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Bill Collins Australian race caller

Bill Collins (1928 – 1997) started his career calling small country races in Victoria. In almost 50 years he called 34 Melbourne Cups becoming known as "The Accurate One" for his ability to correctly call the result of even the closest finish.

Bill Collins also called major races in England, USA, South Africa, New Zealand, Hong Kong and Singapore. On Easter Saturday in 1987 Bill Collins called his last race.

He is regarded as Australia’s greatest race caller and was awarded an Order of Australia Medal.

Collins' radio career began in the early 1950s in Sale, Victoria, and in 1953 he moved to Melbourne where he worked as a race caller for the radio station 3DB, and appeared on television hosting the musical comedy program Sunnyside Up and The Penthouse Club at HSV-7, leading to a Logie Award in 1959 for Outstanding Performance.

He called his last race on Easter Saturday 1988 on radio 3UZ,as 3DB had already dropped it's racing coverage.

In 2004, he was honoured posthumously at the Moonee Valley Racecourse, home of the W.S. Cox Plate, with the 'Kingston Town Greatness Award' for his services to the event.

Moonee Valley Racecourse also features the Bill Collins Mile.

The infamous "Bill Collins" interview on 3AW in 1992 deserves a mention.

Greg Evans and Sam Newman were fill-in hosts on the breakfast shift and in a segment about TV, producer Jamie Wilczek got "Bill Collins" (Mr Movies) on the line. Evans, chuckles when recalling that Mr Movies didn't know much about movies.

When Newman asked his opinion about the Clint Eastwood flick Unforgiven winning the best-picture Oscar, Collins said: "The Unforgiven? I don't know - I've never seen the Unforgiven. I probably will go and see it."

A stumped Evans said: "Bill, that surprises me. Do you normally wait for some time before you see the current movies?
Collins: "Yeah, quite a while. It's a matter of finding a bit of spare time."
The hosts cottoned on that something was wrong and an expletive was beeped out. Evans cracked up laughing, blurting: "Sam, you'd better take over."

The Bill Collins on the line was the race caller, not the movie reviewer, and after numerous apologies, Newman asked: "The greyhounds, how are they going?" As they say in the movies, it's a classic.

1982 - Kingston Town

"Kingston Town can't win . . . aw, he might win yet, the champ . . . Kingston Town swamping them; what a run . . ."
- racecaller Bill Collins' call is so intricately woven into the King's history-making third Cox Plate win that it's difficult to decide which was the most memorable element of the race: the broadcast or the victory itself.

An early call, maybe, and certainly brave. But with five or six horses between Kingston Town and a Cox Plate hat-trick as the field steamed around the HOME turn, it seemed a reasonable punt. Then Peter Cook got Kingston Town out from behind the leaders, and rounded them up for an improbable win

1986 - Bonecrusher

"Here come the New Zealanders . . . have they gone too early? . . . And Bonecrusher races into equine immortality . . . the crowd is roaring its head off."
-racecaller Collins

Again, Collins' call - sustained at a searing pace for 600 metres and thus truly honouring the spectacle that was unfolding below - became part of Cox Plate folklore.

This was one of those races where the hype in the lead-up was matched, surpassed even, by the race, as the two New Zealand chestnuts, Bonecrusher and Our Waverley Star, slugged it out from the school. Throats were left raw.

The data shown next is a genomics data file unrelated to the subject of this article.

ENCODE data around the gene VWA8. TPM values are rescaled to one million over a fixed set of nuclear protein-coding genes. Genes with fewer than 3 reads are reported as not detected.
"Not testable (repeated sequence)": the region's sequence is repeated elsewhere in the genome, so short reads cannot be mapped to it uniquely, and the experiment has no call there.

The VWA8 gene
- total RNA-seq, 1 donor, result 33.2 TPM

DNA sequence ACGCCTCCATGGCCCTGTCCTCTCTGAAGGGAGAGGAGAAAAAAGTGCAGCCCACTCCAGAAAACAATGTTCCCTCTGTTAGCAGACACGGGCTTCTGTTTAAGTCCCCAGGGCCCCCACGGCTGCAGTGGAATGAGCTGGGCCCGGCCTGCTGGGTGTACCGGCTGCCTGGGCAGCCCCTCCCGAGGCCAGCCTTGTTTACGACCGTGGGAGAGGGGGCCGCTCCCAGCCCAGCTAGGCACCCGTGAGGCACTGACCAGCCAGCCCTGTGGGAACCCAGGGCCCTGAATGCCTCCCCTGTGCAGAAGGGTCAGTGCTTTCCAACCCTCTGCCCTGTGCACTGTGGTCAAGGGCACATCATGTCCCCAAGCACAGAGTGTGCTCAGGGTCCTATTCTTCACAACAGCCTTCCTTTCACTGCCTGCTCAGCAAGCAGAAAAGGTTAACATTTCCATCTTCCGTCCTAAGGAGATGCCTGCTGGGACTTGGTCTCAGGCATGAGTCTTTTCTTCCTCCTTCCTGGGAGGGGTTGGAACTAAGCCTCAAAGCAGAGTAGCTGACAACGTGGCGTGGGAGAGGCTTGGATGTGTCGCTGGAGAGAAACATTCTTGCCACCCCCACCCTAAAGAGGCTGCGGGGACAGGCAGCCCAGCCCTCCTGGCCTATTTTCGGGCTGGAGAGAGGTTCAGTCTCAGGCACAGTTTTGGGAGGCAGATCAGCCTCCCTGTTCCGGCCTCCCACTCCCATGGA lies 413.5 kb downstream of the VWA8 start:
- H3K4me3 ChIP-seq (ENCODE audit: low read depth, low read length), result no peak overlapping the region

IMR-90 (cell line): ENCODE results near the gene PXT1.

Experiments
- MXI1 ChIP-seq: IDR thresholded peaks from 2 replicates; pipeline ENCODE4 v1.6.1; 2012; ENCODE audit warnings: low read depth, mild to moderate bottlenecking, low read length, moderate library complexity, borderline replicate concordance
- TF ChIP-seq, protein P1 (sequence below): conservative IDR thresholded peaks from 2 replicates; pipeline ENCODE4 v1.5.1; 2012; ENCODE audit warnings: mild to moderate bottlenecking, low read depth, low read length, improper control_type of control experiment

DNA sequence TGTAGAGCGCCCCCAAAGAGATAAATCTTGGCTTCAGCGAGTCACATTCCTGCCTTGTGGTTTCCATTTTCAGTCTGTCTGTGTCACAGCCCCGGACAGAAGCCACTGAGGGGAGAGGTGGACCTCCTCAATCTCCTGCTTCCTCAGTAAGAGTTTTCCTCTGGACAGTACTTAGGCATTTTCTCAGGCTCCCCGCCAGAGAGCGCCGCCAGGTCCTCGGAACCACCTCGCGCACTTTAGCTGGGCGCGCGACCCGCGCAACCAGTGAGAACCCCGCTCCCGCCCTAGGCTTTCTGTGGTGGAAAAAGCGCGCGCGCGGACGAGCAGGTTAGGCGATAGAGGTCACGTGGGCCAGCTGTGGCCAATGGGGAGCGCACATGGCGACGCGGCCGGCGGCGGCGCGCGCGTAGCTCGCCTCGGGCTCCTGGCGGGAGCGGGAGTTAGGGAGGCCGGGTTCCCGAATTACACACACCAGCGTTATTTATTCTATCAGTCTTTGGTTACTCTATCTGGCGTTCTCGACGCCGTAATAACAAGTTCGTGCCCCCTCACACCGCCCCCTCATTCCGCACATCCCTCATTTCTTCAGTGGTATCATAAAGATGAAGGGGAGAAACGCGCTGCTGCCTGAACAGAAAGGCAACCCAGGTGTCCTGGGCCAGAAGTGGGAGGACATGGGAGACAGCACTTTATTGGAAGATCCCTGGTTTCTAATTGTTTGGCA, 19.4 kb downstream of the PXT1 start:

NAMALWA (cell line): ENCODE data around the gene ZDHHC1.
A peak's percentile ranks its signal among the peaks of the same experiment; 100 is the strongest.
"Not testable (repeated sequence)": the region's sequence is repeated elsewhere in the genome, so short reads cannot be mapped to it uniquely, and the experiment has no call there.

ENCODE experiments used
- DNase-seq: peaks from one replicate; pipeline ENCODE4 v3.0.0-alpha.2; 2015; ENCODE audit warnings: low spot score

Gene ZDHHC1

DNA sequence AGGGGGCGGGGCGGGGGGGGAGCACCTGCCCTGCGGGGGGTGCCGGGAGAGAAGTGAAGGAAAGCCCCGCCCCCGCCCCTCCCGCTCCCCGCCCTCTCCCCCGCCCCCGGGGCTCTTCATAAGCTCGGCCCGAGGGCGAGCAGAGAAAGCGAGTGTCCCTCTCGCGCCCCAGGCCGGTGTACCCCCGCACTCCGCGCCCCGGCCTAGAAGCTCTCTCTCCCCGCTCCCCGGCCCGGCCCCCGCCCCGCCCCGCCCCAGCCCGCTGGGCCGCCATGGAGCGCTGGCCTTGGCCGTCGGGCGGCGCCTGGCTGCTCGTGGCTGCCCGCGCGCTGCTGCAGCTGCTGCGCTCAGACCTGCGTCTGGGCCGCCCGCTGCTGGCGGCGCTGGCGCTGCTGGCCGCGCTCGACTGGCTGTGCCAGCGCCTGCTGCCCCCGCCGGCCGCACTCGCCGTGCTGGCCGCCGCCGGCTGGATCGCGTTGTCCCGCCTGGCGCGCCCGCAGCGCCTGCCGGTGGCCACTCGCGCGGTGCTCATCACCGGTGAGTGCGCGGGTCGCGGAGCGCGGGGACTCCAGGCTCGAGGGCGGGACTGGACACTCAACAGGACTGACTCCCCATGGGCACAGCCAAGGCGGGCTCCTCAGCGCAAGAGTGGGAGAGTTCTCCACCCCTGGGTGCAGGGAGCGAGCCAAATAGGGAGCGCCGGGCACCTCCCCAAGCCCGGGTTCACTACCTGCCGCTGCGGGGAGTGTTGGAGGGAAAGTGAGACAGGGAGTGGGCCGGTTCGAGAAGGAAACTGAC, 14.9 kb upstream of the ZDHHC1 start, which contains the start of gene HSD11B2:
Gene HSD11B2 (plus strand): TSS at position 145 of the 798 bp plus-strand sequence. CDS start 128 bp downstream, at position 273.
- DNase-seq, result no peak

On the international scene Collins was, in 1958, the first Australian to make a direct race broadcast from the United States. He called three English Derbies, and was given an open invitation by South Africa to broadcast their Spring Carnival of Racing every season - an invitation he accepted five times. He was a great ambassador for his country and made such an impact in South Africa that he was asked to conduct a seminar to assist local callers.

His involvement in racing was not restricted to calling. He was a trotting journalist for the Herald and Weekly Times and Sunday Press for many years, co-compare of 'The Penthouse Club' that brought harness racing to television, and for almost two decades he was a member of the popular 'World of Sport' program which he hosted in Ron Casey's absence. Collins was also active in racing administration, being the first racing media representative to be nominated to a statutory authority when he was appointed to the Harness Racing Board in June 1985. He served with that Board until May 1987 when he was appointed Chairman of the Greyhound Racing Control Board, a position he held with great proficiency.

He was a member of the Victorian TAB for six years, and served on the Board of radio station Sport 927. Collins' outstanding knowledge of the racing and betting industries made his opinions widely sought by both the industry and the government. He was presented with the Bert Wolfe Award for excellence for his chosen field in journalism and was declared the Racing Personality of the Year in 1987.

Although best known for his association with racing, Collins made other valuable contributions to sport in Australia. As Chairman of the South Melbourne Football Club in 1981, he guided the club through a most difficult time associated with a lack of on-field success, and its relocation to Sydney as the Sydney Swans. In 1956 Collins was selected as a commentator at the Olympic Games in Melbourne, a task he accomplished with skill. Indeed his success was such he was also appointed to the international commentary teams for both the 1976 Montreal and 1980 Moscow Olympics.

He died on June 14 1997 after a long battle with cancer.

A monument to Bill Collins is at Caulfield racecourse in Melbourne and was unveiled in 2013.